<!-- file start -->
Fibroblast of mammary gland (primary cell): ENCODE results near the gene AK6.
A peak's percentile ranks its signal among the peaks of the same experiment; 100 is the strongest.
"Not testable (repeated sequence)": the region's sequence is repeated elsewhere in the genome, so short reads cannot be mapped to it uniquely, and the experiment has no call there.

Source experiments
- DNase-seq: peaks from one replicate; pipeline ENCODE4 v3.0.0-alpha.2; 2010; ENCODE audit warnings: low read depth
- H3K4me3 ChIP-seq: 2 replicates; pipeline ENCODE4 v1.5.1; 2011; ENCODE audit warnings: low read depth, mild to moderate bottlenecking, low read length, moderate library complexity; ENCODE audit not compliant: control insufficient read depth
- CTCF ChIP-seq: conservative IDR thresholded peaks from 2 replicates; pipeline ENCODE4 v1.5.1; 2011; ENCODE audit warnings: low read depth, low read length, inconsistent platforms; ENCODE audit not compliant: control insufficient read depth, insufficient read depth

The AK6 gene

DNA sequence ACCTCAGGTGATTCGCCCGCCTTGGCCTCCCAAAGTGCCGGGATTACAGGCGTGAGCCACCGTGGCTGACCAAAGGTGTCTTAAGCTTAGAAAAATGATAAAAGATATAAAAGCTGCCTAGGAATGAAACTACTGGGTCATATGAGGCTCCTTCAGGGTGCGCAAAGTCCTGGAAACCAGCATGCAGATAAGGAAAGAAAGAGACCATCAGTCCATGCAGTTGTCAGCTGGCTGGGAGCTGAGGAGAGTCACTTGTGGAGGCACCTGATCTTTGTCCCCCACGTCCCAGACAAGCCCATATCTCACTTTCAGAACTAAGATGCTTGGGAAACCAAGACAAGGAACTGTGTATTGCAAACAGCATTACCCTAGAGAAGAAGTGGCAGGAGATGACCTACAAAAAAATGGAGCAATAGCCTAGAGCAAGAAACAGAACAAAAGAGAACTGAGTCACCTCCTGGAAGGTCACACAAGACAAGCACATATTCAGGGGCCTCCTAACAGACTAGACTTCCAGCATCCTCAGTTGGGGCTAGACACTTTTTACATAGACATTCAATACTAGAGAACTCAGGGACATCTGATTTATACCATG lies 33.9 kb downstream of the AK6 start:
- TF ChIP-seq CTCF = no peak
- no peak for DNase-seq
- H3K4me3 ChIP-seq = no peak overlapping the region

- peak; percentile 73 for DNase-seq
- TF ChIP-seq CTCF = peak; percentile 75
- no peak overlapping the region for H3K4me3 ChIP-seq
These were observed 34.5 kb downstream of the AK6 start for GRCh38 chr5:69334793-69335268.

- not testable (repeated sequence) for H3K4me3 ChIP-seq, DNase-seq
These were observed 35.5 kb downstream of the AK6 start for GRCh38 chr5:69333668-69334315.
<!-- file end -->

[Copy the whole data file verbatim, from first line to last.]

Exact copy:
Fibroblast of mammary gland (primary cell): ENCODE results near the gene AK6.
A peak's percentile ranks its signal among the peaks of the same experiment; 100 is the strongest.
"Not testable (repeated sequence)": the region's sequence is repeated elsewhere in the genome, so short reads cannot be mapped to it uniquely, and the experiment has no call there.

Source experiments
- DNase-seq: peaks from one replicate; pipeline ENCODE4 v3.0.0-alpha.2; 2010; ENCODE audit warnings: low read depth
- H3K4me3 ChIP-seq: 2 replicates; pipeline ENCODE4 v1.5.1; 2011; ENCODE audit warnings: low read depth, mild to moderate bottlenecking, low read length, moderate library complexity; ENCODE audit not compliant: control insufficient read depth
- CTCF ChIP-seq: conservative IDR thresholded peaks from 2 replicates; pipeline ENCODE4 v1.5.1; 2011; ENCODE audit warnings: low read depth, low read length, inconsistent platforms; ENCODE audit not compliant: control insufficient read depth, insufficient read depth

The AK6 gene

DNA sequence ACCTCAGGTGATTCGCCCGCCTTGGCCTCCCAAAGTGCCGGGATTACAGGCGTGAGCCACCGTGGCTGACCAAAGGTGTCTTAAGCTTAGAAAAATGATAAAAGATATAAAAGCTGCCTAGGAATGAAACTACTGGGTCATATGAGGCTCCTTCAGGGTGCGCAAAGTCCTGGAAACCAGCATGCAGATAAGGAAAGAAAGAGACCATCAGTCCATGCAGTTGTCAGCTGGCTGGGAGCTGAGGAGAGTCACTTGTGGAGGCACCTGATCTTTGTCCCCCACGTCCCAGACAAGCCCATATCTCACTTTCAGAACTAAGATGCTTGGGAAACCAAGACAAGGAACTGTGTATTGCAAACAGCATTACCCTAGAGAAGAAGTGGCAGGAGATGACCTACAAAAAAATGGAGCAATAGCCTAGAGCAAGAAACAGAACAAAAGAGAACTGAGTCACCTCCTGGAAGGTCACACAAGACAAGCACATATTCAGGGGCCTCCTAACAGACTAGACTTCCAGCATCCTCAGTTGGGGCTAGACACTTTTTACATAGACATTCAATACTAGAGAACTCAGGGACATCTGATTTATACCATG lies 33.9 kb downstream of the AK6 start:
- TF ChIP-seq CTCF = no peak
- no peak for DNase-seq
- H3K4me3 ChIP-seq = no peak overlapping the region

- peak; percentile 73 for DNase-seq
- TF ChIP-seq CTCF = peak; percentile 75
- no peak overlapping the region for H3K4me3 ChIP-seq
These were observed 34.5 kb downstream of the AK6 start for GRCh38 chr5:69334793-69335268.

- not testable (repeated sequence) for H3K4me3 ChIP-seq, DNase-seq
These were observed 35.5 kb downstream of the AK6 start for GRCh38 chr5:69333668-69334315.